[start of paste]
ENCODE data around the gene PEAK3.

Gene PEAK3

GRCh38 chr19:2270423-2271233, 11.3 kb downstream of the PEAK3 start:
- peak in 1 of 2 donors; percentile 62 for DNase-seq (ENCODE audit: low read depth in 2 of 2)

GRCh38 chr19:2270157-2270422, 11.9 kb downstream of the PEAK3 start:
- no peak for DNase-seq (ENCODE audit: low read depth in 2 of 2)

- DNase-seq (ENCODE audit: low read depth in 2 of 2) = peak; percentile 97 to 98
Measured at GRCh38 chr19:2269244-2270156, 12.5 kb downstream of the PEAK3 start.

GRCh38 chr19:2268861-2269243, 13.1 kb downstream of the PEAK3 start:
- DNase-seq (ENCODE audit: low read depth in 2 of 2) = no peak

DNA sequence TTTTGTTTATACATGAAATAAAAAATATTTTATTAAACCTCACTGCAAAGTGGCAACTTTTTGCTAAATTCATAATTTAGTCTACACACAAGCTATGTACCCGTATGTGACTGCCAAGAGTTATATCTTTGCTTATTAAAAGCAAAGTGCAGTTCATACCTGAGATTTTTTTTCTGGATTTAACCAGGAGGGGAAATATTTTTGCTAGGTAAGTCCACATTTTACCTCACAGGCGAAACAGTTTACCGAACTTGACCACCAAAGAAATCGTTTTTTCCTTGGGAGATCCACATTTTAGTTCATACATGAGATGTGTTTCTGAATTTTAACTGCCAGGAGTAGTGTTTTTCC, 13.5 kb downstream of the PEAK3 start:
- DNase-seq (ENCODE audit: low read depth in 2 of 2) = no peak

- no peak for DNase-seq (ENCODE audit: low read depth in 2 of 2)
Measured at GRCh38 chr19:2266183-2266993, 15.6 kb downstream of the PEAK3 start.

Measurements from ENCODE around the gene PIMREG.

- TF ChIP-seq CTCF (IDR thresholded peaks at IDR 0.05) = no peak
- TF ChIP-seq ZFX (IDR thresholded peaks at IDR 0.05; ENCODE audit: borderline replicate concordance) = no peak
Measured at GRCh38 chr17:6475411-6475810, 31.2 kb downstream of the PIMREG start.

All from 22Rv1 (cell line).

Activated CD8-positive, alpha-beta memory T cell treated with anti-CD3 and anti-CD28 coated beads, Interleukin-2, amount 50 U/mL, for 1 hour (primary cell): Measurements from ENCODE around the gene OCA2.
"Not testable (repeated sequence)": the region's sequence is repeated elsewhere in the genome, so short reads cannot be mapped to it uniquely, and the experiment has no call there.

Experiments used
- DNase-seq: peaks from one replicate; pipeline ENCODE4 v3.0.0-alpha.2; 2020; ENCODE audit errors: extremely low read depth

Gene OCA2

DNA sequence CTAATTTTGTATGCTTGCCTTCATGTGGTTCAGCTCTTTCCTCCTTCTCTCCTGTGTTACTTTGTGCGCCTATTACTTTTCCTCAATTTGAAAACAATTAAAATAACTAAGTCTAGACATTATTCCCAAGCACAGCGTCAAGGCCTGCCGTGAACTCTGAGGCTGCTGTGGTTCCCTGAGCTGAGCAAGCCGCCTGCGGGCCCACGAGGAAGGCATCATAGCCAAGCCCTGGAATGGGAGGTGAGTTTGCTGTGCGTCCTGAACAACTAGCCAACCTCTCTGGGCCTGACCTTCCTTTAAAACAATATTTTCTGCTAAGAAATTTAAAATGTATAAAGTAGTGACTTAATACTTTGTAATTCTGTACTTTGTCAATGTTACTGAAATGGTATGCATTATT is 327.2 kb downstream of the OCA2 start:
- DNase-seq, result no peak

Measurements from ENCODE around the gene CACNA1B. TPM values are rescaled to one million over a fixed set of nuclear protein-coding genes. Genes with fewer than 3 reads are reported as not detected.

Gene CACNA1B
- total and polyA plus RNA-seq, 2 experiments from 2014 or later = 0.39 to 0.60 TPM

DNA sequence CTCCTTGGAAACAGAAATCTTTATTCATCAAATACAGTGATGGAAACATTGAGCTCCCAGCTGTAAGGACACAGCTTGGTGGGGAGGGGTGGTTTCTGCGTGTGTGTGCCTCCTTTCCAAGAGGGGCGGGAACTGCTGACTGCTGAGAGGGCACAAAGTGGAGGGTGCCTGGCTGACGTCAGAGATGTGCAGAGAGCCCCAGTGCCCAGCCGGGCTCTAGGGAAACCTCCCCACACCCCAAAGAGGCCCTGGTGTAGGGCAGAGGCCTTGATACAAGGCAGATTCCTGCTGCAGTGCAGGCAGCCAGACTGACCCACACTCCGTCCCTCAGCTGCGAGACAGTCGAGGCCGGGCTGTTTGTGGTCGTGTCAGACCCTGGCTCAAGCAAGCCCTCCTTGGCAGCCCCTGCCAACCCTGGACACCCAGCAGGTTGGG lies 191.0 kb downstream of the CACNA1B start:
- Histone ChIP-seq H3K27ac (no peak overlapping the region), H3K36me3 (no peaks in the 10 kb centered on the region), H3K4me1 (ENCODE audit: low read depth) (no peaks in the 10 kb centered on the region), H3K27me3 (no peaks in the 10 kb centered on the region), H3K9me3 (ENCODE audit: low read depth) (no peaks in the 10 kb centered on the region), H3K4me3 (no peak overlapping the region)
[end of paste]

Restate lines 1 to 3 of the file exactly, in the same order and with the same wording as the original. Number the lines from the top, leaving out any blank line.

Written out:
ENCODE data around the gene PEAK3.

Gene PEAK3

GRCh38 chr19:2270423-2271233, 11.3 kb downstream of the PEAK3 start: